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Truth in Lending Act (TILA) Requirements for Schools Thursday, February 18 th ,2010 . Presented by: David Stocker, General Counsel.
Presented by: David Stocker, General Counsel
The Higher Education Opportunity Act passed August, 2008 included new requirements for creditors who make education loans, including numerous disclosures involved in the credit transaction.
It is important to know up front that the Truth In Lending Law (TILA) and the new education creditor requirements are geared toward the more traditional creditor transactions; not student aid by schools. As a result, some of the required actions are not a good fit for the way schools process aid. In addition, the model forms for the required disclosures by education creditors, do not match up well when the schools are administering the credit transactions.
Under the new rules, there are required disclosures for the loan application process which include alternative funding, interest rates, total cost of the credit and referral to the Dept. of Ed. web site, disclosures on the loan approval (which is valid for 30 days only) or denial which include “transaction specific information on the maximum cost of the loan and monthly payment amount, disclosure before disbursement which update the terms and cost of the credit and a 3 day right of recession notice.
There are related issues to be addressed, such as the manner in which the school will adjust these disclosures when the student’s aid package and need changes; or how to manage the 3 day rescission rule or the 30 day approval period time lines. Typically, the aid will be utilized when approved or available.
There are many other rules in the new law and definitions which will impact schools credit programs. For example, there are different rules for “open ended’ and “closed end” credit. Another question is to what extent do these credit activities now trigger state licenses as lenders? What are the interactions with “preferred lender” lists when the school is a lender? It is important for the schools to seek good advice because the new law carries penalties for failure to comply.
Schools that extended credit to students more than 25 times in preceding calendar year are creditors.
Private education loans defined as loans extended to consumers expressly in whole or in part for post secondary educational expenses.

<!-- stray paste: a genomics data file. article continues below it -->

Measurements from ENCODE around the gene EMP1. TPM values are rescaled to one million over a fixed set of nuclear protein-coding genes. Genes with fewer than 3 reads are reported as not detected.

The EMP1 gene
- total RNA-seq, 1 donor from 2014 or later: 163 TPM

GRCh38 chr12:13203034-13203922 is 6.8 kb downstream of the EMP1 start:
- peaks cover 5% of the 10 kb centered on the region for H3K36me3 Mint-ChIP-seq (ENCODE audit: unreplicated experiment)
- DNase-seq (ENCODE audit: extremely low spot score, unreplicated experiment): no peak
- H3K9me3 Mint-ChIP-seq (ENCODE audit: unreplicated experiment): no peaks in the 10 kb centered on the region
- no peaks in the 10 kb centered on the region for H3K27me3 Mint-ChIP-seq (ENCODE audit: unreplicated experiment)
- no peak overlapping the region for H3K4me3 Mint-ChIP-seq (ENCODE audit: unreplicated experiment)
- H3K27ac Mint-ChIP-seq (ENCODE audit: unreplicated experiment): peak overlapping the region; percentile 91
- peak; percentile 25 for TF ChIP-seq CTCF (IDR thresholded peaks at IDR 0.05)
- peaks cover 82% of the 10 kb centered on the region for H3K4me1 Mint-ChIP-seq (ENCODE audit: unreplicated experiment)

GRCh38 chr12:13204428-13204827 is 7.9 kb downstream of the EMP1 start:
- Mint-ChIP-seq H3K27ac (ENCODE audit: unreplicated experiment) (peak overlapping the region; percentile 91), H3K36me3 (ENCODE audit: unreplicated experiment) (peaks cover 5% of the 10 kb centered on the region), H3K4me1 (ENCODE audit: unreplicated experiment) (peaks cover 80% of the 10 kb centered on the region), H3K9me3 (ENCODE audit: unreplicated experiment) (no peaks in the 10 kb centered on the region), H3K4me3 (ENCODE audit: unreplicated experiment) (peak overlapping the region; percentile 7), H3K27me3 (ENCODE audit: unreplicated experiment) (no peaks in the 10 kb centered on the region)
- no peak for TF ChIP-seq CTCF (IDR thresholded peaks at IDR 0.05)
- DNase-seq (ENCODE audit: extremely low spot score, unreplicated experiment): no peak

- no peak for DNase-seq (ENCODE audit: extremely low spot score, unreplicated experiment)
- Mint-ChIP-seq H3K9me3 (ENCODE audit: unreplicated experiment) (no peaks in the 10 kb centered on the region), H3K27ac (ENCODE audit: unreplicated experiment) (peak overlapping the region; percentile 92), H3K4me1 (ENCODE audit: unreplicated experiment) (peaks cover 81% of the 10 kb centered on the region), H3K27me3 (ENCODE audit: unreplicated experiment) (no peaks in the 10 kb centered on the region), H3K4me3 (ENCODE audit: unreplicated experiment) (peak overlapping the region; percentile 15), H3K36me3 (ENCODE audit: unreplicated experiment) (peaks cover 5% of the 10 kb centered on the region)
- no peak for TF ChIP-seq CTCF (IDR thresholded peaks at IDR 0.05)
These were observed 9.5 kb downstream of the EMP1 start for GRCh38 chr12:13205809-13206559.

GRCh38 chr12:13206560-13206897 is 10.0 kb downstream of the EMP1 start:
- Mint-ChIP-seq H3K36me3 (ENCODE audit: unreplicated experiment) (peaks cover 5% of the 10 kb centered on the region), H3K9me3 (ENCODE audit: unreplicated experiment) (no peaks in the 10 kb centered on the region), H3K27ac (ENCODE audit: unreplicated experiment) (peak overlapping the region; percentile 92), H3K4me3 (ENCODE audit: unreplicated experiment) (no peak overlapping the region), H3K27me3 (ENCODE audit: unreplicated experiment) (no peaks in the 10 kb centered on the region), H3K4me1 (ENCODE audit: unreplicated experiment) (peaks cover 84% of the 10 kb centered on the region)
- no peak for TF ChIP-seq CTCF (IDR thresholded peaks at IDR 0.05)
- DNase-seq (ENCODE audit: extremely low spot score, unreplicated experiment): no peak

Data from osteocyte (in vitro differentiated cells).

Postsecondary educational expenses are expenses listed as part of cost of attendance at covered educational institutions.
Rules Apply to direct-to-consumer private education loans.
Schools that qualify as creditors generally must comply with final rules when extending credit to students or graduates for postsecondary educational expenses.
Examples of credit extensions by schools:
Rules do not apply to Open End Credit
If an item included in Final Disclosure becomes inaccurate because of an event that occurs after delivery of Final Disclosure, the inaccuracy is not a violation of Regulation Z.
30 day period for consumer to approve credit offer vs. school policies that student has to have arrangements to pay before starting classes.
Self-certification still required where school is creditor.
Is Application Disclosure required if school does not require student borrower to fill out application form?
How do schools deliver Application/Solicitation Disclosure if no written application for credit extension?
Exemption if application taken verbally and approval or rejection within 3 days.
Interplay with preferred lender rules; is school that extends credit to its students a “preferred lender.”
Where students borrow each semester, does student have to sign new prom notes or installment contract for each credit extension?
Can school develop master prom note or installment contract?
Consider getting written acknowledgement from borrower that they did not exercise cancellation right at end of 3-day period.
Consider electronic disclosures –
HEOA amends TILA to provide private right of action for some but not all of new disclosure requirements.
No civil liability for failure to comply with self-certification requirement.
Liability for failure to provide certain approval and final disclosures.
This information is being presented as an informational service only. It is not intended to be legal advice and you should consult with your counsel for specific legal guidance.
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